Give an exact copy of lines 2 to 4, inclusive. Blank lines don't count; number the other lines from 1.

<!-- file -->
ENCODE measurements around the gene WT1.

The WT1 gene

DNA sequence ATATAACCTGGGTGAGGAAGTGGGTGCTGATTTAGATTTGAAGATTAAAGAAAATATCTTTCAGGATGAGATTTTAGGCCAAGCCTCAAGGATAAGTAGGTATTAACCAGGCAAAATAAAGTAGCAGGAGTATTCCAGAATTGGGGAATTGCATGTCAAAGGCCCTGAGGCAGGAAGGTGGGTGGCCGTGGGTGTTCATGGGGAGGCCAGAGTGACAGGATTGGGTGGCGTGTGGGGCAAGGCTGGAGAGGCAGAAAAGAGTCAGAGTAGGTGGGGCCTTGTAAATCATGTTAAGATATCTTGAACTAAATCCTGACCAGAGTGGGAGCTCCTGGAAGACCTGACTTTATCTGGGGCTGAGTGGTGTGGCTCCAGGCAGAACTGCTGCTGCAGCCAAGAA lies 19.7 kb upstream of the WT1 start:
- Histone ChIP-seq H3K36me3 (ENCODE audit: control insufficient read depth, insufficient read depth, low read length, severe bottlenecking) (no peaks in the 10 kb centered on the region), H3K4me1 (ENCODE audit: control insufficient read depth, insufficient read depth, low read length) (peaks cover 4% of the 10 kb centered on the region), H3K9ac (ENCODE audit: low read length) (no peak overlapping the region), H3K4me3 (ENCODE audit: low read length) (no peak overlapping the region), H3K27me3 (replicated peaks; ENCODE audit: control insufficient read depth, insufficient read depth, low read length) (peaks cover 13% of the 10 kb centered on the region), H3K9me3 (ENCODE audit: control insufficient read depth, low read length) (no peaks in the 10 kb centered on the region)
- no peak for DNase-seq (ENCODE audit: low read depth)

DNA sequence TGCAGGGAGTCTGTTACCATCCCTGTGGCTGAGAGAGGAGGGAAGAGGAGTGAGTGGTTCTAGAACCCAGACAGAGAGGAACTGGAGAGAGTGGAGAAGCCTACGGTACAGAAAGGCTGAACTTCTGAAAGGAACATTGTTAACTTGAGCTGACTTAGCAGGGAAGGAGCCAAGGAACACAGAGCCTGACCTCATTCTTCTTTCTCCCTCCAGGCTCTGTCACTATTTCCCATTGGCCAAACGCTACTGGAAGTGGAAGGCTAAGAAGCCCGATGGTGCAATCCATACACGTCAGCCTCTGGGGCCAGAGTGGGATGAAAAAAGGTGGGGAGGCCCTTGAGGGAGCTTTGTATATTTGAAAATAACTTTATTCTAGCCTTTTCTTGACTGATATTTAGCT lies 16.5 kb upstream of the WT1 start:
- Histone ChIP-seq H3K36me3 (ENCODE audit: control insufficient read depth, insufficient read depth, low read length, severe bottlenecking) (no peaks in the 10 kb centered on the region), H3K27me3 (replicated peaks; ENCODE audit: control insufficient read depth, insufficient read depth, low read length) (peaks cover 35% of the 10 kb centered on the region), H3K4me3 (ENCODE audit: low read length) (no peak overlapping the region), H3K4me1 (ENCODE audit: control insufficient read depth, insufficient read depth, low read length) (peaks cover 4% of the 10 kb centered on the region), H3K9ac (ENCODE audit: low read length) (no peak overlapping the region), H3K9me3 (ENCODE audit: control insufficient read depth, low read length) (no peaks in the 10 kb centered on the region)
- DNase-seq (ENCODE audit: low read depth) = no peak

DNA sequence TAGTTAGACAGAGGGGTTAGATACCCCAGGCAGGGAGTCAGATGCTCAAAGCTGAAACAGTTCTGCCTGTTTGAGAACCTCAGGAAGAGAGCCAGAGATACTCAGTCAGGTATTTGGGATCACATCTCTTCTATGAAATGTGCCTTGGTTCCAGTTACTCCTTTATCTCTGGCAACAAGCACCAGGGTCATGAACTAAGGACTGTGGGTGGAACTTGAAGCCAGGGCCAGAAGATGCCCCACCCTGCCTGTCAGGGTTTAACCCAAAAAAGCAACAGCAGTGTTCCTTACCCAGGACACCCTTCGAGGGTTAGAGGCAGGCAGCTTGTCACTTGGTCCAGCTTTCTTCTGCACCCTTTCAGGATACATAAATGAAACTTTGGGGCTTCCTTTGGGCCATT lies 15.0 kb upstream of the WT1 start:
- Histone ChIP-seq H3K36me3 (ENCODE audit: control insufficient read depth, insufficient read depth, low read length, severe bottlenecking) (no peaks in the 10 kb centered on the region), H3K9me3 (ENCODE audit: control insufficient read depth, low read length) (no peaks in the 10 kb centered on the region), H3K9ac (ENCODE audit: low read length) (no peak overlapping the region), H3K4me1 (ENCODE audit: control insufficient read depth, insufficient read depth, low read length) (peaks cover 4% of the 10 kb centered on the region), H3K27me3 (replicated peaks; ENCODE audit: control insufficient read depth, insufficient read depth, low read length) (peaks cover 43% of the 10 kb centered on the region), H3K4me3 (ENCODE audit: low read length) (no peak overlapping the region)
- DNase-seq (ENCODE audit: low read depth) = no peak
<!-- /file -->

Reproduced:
The WT1 gene

DNA sequence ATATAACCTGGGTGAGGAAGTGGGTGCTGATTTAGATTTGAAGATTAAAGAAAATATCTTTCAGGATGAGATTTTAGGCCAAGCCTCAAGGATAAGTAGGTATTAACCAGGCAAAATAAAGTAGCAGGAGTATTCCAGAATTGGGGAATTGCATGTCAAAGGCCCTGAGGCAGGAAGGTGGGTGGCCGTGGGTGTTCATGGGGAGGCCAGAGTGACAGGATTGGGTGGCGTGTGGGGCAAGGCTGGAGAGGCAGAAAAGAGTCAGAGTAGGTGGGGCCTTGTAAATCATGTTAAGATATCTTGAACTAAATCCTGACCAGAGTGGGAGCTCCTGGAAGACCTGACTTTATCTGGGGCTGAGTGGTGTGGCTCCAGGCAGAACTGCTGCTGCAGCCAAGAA lies 19.7 kb upstream of the WT1 start:
- Histone ChIP-seq H3K36me3 (ENCODE audit: control insufficient read depth, insufficient read depth, low read length, severe bottlenecking) (no peaks in the 10 kb centered on the region), H3K4me1 (ENCODE audit: control insufficient read depth, insufficient read depth, low read length) (peaks cover 4% of the 10 kb centered on the region), H3K9ac (ENCODE audit: low read length) (no peak overlapping the region), H3K4me3 (ENCODE audit: low read length) (no peak overlapping the region), H3K27me3 (replicated peaks; ENCODE audit: control insufficient read depth, insufficient read depth, low read length) (peaks cover 13% of the 10 kb centered on the region), H3K9me3 (ENCODE audit: control insufficient read depth, low read length) (no peaks in the 10 kb centered on the region)